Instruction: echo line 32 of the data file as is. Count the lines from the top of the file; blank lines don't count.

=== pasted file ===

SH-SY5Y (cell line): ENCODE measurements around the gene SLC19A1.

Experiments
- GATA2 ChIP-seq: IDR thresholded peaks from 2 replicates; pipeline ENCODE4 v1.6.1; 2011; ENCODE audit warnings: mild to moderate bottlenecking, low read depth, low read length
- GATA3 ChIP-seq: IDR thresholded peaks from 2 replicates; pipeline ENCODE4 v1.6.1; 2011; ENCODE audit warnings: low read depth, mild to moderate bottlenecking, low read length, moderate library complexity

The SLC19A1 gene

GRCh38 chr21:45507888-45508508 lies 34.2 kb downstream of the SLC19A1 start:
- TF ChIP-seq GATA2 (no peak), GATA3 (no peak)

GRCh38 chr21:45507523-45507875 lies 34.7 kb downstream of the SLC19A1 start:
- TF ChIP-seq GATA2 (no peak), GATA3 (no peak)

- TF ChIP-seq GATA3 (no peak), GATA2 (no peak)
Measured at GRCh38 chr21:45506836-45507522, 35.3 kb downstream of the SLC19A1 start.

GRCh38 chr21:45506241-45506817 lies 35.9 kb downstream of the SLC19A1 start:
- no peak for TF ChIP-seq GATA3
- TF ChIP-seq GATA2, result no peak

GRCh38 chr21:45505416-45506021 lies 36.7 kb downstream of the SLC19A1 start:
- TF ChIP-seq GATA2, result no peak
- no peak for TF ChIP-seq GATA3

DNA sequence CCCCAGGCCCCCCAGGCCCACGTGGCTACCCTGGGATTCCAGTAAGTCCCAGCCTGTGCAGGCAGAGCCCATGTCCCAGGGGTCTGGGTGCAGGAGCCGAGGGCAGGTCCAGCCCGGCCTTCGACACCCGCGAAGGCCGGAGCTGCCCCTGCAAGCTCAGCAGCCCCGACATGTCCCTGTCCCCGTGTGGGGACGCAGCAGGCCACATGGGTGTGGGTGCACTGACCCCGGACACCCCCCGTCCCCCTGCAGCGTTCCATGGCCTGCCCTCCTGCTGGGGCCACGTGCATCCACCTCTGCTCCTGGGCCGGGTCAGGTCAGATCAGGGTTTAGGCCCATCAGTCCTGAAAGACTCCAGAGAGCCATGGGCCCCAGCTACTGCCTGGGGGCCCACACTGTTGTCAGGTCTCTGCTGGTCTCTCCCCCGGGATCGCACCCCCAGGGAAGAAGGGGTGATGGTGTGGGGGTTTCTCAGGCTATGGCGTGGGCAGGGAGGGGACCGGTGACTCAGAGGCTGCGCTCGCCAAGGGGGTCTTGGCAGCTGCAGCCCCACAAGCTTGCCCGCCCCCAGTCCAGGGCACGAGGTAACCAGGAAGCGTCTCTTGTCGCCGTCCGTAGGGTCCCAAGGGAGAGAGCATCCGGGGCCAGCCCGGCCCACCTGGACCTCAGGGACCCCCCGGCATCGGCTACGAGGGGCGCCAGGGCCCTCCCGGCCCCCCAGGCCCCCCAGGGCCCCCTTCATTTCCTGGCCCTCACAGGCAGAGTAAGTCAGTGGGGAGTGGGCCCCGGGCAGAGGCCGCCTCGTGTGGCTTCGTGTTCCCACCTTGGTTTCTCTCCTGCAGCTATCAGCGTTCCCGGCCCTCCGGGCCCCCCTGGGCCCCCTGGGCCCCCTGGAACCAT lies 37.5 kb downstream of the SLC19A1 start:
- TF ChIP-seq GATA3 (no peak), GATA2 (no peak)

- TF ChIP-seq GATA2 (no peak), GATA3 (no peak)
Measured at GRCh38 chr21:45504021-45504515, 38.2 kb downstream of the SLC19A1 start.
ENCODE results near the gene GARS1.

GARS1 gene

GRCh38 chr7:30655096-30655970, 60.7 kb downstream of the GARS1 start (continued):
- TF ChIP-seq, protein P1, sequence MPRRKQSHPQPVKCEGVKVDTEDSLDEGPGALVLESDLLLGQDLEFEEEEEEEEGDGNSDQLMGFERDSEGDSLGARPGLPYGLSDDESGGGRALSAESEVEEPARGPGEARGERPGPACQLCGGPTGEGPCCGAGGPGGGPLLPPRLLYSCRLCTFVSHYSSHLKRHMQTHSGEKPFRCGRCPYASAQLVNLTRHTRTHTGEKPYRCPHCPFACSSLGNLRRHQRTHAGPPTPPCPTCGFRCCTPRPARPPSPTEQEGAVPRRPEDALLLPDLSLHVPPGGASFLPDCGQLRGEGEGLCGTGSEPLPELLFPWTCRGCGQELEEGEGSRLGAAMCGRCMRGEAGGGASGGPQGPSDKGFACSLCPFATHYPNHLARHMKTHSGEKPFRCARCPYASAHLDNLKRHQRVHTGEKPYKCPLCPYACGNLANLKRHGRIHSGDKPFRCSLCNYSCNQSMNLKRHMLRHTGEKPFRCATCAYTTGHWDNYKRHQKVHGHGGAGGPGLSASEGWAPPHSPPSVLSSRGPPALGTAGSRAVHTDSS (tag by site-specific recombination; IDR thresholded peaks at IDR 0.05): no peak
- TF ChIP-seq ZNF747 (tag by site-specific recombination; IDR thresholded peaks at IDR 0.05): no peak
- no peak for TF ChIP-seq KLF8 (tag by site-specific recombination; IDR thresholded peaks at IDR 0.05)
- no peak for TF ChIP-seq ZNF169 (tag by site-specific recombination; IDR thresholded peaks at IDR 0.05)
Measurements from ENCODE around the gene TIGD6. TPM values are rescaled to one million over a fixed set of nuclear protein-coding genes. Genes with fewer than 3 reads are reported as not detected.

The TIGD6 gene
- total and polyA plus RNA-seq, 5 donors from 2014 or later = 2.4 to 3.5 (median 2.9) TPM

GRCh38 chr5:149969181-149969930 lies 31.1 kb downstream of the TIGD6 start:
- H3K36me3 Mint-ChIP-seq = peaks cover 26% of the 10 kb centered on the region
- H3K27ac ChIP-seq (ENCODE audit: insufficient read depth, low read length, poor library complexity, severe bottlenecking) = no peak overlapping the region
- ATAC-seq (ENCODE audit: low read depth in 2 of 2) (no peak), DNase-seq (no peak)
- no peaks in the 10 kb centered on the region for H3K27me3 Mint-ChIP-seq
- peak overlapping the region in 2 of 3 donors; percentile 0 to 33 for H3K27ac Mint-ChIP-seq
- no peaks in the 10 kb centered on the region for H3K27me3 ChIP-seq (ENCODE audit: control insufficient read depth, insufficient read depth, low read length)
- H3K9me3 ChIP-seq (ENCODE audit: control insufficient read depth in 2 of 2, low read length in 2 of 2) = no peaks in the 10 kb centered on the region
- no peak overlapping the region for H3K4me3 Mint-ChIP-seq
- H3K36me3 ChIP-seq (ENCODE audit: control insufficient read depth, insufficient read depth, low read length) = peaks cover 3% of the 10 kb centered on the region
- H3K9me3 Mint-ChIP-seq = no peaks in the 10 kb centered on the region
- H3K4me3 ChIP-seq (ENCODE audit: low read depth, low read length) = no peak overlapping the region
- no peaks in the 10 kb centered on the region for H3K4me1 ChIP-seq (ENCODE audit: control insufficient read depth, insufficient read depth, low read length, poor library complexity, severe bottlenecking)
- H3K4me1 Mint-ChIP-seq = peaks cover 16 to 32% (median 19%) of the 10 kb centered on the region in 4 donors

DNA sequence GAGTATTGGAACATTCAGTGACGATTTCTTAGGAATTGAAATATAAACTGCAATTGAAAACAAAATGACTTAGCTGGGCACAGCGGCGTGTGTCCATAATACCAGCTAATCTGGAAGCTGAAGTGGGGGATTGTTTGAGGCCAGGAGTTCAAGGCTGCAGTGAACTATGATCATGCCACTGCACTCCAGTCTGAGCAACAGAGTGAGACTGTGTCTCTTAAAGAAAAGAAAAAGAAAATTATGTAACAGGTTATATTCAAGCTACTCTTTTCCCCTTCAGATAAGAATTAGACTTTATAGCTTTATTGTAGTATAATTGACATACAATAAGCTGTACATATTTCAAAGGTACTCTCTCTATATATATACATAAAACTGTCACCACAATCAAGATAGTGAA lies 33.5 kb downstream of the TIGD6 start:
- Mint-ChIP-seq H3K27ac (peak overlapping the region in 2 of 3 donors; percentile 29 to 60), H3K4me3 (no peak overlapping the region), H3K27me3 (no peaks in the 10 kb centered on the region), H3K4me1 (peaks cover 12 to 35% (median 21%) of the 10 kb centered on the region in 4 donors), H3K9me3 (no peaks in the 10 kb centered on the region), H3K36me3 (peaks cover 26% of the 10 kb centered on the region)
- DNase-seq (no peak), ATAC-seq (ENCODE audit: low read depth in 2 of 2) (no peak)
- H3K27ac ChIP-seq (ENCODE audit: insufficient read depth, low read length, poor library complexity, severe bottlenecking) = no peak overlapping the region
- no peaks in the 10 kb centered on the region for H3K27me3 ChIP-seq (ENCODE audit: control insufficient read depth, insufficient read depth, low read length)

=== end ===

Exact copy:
GRCh38 chr5:149969181-149969930 lies 31.1 kb downstream of the TIGD6 start: